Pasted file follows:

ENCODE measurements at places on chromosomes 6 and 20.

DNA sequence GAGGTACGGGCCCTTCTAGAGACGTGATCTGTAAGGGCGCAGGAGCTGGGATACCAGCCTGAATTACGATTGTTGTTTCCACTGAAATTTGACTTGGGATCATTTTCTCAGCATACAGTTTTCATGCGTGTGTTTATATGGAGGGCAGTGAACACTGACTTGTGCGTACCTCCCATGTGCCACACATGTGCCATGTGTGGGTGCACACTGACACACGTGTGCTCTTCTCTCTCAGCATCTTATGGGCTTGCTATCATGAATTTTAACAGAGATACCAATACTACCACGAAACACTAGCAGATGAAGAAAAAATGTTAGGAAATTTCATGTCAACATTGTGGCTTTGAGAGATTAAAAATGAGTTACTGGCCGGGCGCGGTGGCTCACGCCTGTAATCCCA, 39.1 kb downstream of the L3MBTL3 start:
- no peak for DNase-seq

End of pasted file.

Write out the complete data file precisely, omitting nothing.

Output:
ENCODE measurements at places on chromosomes 6 and 20.

DNA sequence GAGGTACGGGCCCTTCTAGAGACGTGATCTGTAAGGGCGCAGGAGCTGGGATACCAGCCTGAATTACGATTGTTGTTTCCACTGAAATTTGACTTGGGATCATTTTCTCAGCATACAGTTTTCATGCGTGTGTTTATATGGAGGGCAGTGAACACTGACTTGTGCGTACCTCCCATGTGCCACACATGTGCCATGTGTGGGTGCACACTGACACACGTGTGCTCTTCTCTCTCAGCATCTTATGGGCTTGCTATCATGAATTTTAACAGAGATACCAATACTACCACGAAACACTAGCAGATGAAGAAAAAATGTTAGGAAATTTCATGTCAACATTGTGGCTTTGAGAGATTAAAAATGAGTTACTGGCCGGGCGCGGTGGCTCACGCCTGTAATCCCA, 39.1 kb downstream of the L3MBTL3 start:
- no peak for DNase-seq